Bombs and No Sweets: A Bleak Eid al-Fitr in Syria
On Sunday, Syrian president Bashar al-Assad was seen for the first time in six weeks attending prayers in the al-Hamad mosque in Damascus, at the Eid al-Fitr festival that marks the end of Ramadan. Assad has not been seen in public since a July 18th bombing that took the lives of several senior security officials including his defense minister.
Eid al-Fitr is a three-day holiday usually celebrated with visits and feasting, with the purchase of sweets and clothing. As the New York Times reports, the mood in the capital — which has been beset by tanks, shelling and artillery fire for weeks — was gloomy.
Notably, Assad appeared with only some but not all of the members of his inner circle, possibly to keep them separated in the event of another large-scale attack. His government and military have also seen a continuous stream of officials defecting. Rebels report that Assad’s vice-president, Farouk al-Sharaa, who has not been seen on television for a week, has defected to Jordan though his office issued a statement that he has not thought “at any moment, of leaving the country.”
Assad usually prays at Damascus’ oldest and largest mosque, the Umayyad mosque. The smaller al-Hamad mosque is near the presidential palace.
Bloody battles continue throughout Syria, where what began as peaceful anti-government protests 18 months ago has become a civil war that is showing signs of drawing in Syria’s neighbors in Lebanon and elsewhere in the region and led to unrest among the Kurds in Syria’s north, as soldiers have been recalled to put down the uprising.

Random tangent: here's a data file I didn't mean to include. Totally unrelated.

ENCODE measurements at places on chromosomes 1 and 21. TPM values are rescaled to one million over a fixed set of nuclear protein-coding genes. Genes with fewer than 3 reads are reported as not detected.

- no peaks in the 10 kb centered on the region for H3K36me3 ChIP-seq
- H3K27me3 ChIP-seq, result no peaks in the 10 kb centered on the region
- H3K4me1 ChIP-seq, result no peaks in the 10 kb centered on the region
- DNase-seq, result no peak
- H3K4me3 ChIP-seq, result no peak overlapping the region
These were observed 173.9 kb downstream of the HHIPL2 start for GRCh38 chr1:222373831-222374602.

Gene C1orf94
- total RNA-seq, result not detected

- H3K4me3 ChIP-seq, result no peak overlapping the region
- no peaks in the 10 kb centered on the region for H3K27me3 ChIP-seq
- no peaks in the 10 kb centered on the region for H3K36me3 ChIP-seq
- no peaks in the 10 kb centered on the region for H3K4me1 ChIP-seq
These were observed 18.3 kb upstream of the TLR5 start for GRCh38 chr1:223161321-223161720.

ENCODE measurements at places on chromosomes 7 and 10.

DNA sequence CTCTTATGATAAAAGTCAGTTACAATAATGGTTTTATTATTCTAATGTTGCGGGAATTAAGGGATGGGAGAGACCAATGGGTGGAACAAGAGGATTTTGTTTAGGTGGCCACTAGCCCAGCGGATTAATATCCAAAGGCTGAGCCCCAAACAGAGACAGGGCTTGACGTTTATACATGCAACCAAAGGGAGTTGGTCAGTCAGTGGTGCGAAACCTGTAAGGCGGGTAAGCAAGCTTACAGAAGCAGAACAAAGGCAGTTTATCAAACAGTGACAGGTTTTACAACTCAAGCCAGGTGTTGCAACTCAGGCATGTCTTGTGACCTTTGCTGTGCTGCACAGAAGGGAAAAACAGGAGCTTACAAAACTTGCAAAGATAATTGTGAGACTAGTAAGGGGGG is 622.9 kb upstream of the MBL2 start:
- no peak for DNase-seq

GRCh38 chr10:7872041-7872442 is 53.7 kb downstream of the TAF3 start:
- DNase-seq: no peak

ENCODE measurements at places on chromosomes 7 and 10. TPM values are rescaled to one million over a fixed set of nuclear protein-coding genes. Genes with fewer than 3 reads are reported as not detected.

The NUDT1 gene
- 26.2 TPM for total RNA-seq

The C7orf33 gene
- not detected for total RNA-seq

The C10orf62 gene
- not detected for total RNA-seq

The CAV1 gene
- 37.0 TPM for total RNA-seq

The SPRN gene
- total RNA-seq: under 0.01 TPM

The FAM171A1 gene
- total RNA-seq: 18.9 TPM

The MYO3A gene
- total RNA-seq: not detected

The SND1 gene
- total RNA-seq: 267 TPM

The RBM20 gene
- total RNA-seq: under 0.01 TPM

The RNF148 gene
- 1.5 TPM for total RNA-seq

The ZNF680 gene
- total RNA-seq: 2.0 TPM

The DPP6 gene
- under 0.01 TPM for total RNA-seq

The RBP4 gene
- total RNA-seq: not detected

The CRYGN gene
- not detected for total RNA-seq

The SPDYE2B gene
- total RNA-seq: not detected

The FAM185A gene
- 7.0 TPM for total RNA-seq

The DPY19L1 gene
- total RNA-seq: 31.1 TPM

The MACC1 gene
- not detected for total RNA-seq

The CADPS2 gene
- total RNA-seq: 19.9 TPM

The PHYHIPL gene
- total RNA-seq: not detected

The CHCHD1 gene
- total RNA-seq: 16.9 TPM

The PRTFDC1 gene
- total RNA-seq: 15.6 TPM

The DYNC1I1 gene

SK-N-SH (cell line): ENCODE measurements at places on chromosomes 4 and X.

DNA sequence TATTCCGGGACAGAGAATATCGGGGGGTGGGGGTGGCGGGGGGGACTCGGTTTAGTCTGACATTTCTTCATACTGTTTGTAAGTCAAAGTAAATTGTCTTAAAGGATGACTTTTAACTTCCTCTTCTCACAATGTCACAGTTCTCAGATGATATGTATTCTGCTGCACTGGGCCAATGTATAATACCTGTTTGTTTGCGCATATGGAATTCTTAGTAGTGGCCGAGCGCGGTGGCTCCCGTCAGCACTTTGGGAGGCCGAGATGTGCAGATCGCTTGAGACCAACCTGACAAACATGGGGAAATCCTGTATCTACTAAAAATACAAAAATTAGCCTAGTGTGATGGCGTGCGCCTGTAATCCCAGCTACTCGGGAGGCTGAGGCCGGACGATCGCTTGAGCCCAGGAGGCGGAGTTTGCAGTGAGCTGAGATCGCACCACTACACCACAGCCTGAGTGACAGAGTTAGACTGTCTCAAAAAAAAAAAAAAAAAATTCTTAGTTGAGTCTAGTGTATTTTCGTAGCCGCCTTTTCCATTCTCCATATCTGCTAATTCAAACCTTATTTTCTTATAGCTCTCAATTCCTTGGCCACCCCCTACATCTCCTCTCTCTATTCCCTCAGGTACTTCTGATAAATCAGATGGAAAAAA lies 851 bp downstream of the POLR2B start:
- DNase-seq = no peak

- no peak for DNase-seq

On Sunday, the United Nations observer mission to Syria ended. 300 truce monitors were gradually deployed following a UN Security Council resolution in April that had called for a ceasefire. But neither side ever truly honored this and UN-Arab League envoy Kofi Annan, who had negotiated the ceasefire as part of a six-point peace plan, resigned this month.
His replacement, veteran Algerian diplomat Lakhdar Brahimi, is described as having a “formidable reputation at the UN but is also seen as independent of the major powers,” according to the BBC. But opposition groups are skeptical about Brahimi’s ability to end the crisis. In contrast to Annan, who called for Assad to step down, Brahimi has said that it is “too early” to demand such.
At least 20,000 people have died in the conflict and close to a million have been displaced or fled. Al Jazeera says that there are at least 150,000 Syrian refugees in Jordan now and over 70,000 in Turkey. Turkish foreign minister Ahmet Davutoglu recently told the newspaper Hurriyet that “if the number of refugees in Turkey surpasses 100,000, we will run out of space to accommodate them. We should be able to accommodate them in Syria.”
Within Syria, the humanitarian crisis grows and grows. The Guardian says that the Syrian Red Crescent is distributing 175,000 food parcels within the country. Abu Mohammed is a father of three who fled bombs in the central city of Homs in February and resettled in Damascus, where bombs are falling again. As he says to the Guardian, “The country is almost destroyed. We have no idea what’s going to happen. I never thought this could happen in Syria.”
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Photo of Syrian refugees at a camp in Turkey by FreedomHouse2